Advances in Myelofibrosis Treatment - Episode 1

Myelofibrosis Types and Presentations

Stephen Oh, MD, PhD, explains the different types of myelofibrosis and describes the signs and symptoms.

Transcript:

Stephen Oh, MD, PhD: When we talk about how a typical patient with myelofibrosis [MF] presents, there are several common signs and symptoms. The most common is fatigue. Patients often notice that they're feeling more tired, and this may prompt the initial evaluation. This often leads to laboratory work where on a CBC [complete blood count] anemia is often found. Patients can have fatigue because of anemia. They can have fatigue even beyond the degree of anemia. Patients often have other symptoms as well. This can include night sweats, poor appetite, and weight loss. Patients with myelofibrosis frequently have enlarged spleens, and this can cause abdominal discomfort and early satiety, which is a sensation of filling up full quickly when you eat. This in conjunction with decreased appetite overall is what contributes to weight loss. Patients don't necessarily present at diagnosis with severe symptoms, but it's quite common to have at least some degree of these issues. This is what often prompts the initial evaluation.

As far as factors that may increase a person's risk of myelofibrosis, we know that with myelofibrosis, there are 2 categories. There is primary myelofibrosis where the disease develops de novo. But there's also a category of myelofibrosis that develops following a history of an antecedent myeloproliferative disease such as polycythemia vera [PV] or essential thrombocythemia [ET]. It's common for patients to initially be diagnosed with polycythemia vera or essential thrombocythemia. And then over time, their risk of developing myelofibrosis certainly is increased compared with those who don’t have these diseases. That is a very common underlying prior diagnosis that then leads to the development of myelofibrosis.

Otherwise, with patients who develop de novo primary myelofibrosis, we know that there are specific genetic changes that are the primary drivers of the disease development. But otherwise, we don't think of specific factors that are largely responsible for an increased risk, with the caveat that overall with patients with myeloproliferative diseases, we know that there is a slightly increased risk across family members on the order of 2- to 4-fold. While that risk is certainly increased, if a first degree relative, a brother or sister, or a mother or father should have one of these diseases, overall, the risk remains relatively low given that these diseases are not entirely common.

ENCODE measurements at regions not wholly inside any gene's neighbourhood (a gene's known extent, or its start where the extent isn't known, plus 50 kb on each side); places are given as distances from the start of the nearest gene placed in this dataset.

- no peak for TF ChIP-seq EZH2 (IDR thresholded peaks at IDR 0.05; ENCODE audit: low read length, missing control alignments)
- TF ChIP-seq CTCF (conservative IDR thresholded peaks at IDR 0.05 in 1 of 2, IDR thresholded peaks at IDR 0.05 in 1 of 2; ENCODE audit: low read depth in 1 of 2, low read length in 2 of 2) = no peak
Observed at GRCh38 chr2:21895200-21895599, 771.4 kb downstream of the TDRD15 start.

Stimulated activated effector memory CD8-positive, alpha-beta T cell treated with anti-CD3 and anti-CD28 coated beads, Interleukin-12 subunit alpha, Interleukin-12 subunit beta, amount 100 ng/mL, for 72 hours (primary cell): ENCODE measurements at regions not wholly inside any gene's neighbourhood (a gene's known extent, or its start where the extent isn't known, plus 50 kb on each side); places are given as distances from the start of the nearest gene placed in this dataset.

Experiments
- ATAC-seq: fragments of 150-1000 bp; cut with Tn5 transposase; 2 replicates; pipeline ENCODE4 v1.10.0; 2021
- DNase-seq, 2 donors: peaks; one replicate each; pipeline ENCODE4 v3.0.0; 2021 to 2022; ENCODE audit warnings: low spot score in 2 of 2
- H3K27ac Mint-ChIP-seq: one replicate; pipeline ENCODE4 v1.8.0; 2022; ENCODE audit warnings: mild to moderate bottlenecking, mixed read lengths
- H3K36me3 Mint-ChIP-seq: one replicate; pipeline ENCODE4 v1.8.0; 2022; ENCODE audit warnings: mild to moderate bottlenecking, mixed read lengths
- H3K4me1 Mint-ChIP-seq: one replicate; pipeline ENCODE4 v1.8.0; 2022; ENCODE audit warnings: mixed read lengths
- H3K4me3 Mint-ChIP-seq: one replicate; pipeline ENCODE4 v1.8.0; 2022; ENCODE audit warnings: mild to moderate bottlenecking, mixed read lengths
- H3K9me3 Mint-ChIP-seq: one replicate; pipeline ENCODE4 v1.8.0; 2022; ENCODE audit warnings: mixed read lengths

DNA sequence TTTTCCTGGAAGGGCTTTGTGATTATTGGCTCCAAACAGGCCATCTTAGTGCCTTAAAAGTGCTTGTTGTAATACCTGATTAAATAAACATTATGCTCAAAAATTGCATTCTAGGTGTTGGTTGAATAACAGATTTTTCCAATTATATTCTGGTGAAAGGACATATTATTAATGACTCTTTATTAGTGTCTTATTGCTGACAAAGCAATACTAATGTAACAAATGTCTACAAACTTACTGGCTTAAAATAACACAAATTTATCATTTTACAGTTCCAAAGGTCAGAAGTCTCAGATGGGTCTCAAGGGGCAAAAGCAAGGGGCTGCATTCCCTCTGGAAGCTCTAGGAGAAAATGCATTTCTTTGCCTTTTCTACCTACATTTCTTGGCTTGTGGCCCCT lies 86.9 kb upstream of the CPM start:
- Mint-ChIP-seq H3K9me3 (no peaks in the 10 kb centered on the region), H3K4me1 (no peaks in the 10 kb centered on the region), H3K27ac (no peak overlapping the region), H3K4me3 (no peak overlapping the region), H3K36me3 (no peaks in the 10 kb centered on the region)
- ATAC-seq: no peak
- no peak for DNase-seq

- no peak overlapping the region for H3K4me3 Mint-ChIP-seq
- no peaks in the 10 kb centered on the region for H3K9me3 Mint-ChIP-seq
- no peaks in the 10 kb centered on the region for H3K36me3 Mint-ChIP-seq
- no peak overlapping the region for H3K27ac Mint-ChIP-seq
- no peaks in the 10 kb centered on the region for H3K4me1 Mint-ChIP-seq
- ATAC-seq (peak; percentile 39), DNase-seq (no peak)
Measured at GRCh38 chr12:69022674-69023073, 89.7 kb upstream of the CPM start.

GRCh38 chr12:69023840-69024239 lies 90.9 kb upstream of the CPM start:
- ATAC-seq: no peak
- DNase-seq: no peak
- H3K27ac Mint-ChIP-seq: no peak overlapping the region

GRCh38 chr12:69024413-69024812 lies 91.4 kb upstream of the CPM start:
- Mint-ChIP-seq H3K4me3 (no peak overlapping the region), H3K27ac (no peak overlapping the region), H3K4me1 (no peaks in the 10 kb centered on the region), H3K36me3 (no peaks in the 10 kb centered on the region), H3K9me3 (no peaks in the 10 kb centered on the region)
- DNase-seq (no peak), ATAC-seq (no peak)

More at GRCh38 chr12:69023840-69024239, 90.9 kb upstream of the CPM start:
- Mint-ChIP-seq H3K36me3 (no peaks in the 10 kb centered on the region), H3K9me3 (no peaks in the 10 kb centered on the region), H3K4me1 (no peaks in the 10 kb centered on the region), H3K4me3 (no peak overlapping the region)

In terms of different types of myelofibrosis and the outcomes for each of these, we already talked a little about primary myelofibrosis, which can occur de novo. We talked about secondary MF, so following a history of polycythemia vera or central thrombocythemia. These 2 categories of myelofibrosis are a little bit distinct. In patients who have a history of PV or ET, as they transition to myelofibrosis, their counts may remain somewhat elevated as they get more into the myelofibrosis stage. Conversely, patients who are diagnosed with primary myelofibrosis may be more likely to have more significant cytopenias at diagnosis. And this ties into an evolving understanding of this category we now refer to as cytopenic myelofibrosis. These are patients who have more prominent cytopenias, oftentimes at diagnosis, in that category of primary myelofibrosis. They have more anemia, they may have more thrombocytopenia, and they therefore fit into this category of cytopenic MF. Whereas those patients who came from a history of PV or ET may be more in this category of proliferative MF, where their counts may remain high as they initially transition to that phase. There certainly is overlap in these different categories, but we are gaining more of an appreciation that there are some distinctions in these different types of MF.

Transcript edited for clarity.